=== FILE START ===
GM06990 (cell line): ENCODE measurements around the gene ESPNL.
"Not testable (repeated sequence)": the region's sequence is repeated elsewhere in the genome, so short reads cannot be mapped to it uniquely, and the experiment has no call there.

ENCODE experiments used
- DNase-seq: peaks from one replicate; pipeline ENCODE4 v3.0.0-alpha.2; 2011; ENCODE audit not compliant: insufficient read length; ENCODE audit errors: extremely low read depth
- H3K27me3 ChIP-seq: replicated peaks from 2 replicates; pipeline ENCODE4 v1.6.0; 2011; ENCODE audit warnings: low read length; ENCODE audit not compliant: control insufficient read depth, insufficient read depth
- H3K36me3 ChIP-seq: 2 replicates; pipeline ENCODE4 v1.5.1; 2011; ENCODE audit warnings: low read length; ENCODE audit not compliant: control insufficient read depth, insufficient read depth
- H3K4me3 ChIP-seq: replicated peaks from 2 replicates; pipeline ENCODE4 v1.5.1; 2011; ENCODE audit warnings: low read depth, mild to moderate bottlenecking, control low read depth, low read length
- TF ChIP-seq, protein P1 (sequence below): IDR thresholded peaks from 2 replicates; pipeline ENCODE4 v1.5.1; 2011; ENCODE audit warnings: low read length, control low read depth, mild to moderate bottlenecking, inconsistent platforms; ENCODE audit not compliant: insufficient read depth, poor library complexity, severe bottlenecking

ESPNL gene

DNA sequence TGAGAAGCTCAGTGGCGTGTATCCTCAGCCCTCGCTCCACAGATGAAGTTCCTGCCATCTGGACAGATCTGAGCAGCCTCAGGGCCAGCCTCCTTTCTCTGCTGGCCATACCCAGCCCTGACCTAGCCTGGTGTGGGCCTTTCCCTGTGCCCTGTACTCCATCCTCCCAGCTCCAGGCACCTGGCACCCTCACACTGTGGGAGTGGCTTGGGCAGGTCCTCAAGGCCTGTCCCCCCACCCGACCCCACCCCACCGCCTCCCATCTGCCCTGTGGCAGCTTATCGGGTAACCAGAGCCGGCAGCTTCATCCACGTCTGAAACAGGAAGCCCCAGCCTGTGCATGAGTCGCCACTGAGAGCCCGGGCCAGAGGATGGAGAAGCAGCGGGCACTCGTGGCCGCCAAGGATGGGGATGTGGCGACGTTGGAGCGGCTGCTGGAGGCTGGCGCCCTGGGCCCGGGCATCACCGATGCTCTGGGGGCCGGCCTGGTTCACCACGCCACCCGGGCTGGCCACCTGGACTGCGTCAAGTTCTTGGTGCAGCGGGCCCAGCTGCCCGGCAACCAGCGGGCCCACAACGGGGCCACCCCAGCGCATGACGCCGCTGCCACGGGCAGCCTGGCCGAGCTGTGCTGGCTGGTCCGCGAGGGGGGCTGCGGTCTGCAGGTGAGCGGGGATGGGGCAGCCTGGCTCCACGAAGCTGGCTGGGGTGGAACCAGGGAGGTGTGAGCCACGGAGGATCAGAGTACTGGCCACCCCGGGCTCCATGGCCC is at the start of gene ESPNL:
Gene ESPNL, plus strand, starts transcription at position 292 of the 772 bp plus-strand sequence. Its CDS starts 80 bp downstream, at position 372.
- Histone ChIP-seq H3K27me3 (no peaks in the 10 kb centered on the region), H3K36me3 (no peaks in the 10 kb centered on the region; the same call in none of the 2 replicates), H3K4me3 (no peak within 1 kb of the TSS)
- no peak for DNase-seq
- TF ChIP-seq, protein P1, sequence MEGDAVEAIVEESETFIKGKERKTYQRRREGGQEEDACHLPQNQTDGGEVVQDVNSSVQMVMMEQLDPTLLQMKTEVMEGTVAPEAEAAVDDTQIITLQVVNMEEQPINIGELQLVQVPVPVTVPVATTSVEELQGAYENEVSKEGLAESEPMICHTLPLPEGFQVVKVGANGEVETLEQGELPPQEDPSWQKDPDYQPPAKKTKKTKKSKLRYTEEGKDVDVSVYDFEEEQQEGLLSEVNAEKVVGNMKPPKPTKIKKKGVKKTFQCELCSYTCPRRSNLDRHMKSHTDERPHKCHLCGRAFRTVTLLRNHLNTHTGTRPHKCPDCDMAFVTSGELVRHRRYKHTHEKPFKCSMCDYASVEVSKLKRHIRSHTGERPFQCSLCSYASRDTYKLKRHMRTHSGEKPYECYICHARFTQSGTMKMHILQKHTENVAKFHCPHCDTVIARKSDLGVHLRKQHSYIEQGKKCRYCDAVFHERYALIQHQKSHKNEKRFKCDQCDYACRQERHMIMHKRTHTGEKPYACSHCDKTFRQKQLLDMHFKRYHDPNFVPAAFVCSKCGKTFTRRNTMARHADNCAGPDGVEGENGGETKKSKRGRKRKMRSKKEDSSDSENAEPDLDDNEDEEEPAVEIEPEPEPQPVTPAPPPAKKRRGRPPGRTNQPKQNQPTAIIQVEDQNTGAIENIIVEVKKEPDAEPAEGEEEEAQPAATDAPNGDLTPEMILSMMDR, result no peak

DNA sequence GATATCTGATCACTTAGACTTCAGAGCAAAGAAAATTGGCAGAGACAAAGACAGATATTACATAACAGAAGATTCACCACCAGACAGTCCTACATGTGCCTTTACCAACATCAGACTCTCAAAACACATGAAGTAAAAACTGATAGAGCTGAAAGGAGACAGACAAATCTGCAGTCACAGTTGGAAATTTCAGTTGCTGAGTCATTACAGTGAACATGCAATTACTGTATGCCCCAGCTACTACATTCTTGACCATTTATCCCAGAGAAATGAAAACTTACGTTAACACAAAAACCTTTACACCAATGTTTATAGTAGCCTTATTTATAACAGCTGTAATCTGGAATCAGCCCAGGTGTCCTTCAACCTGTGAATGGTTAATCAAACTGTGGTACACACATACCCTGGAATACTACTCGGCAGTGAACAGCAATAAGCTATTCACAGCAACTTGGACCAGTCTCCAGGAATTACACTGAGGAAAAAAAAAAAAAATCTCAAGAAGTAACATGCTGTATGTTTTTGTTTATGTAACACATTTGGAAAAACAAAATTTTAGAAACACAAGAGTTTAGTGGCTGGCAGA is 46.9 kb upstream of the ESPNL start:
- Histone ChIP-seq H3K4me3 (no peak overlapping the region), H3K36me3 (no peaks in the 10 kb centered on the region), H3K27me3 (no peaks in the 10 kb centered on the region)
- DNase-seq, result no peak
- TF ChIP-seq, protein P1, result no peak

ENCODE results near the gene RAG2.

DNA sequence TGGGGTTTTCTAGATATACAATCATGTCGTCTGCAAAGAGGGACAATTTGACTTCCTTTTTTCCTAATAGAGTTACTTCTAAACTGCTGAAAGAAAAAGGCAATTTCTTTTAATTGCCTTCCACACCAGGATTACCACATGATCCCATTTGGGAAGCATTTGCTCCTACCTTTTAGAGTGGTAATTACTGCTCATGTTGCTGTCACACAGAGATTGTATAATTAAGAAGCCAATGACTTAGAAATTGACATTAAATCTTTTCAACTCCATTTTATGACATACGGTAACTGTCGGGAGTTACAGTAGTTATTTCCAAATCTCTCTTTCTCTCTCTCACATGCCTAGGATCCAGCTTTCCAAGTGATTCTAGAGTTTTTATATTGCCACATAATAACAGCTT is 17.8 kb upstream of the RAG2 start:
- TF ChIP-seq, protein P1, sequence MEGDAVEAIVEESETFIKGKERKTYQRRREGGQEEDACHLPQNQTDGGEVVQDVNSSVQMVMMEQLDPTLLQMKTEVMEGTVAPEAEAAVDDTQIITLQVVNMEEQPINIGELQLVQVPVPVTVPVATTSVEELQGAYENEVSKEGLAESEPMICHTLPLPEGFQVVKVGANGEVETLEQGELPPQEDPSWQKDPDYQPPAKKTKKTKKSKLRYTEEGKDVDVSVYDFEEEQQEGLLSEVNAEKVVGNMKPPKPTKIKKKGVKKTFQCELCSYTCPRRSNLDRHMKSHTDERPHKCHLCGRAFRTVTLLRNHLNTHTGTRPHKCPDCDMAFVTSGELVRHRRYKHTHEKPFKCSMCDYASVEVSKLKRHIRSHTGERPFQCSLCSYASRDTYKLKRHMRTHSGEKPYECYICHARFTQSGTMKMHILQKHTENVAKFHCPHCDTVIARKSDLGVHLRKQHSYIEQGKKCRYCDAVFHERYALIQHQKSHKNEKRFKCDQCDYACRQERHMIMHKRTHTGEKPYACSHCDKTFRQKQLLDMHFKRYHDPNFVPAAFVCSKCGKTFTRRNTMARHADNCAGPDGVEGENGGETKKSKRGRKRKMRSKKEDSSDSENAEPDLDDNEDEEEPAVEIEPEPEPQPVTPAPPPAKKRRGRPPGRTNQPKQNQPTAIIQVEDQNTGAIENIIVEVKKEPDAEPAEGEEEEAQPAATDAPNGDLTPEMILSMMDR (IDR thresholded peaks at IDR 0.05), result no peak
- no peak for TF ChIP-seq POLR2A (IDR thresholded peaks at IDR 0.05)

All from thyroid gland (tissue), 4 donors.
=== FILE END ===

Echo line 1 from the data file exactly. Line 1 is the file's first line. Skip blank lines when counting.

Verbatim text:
GM06990 (cell line): ENCODE measurements around the gene ESPNL.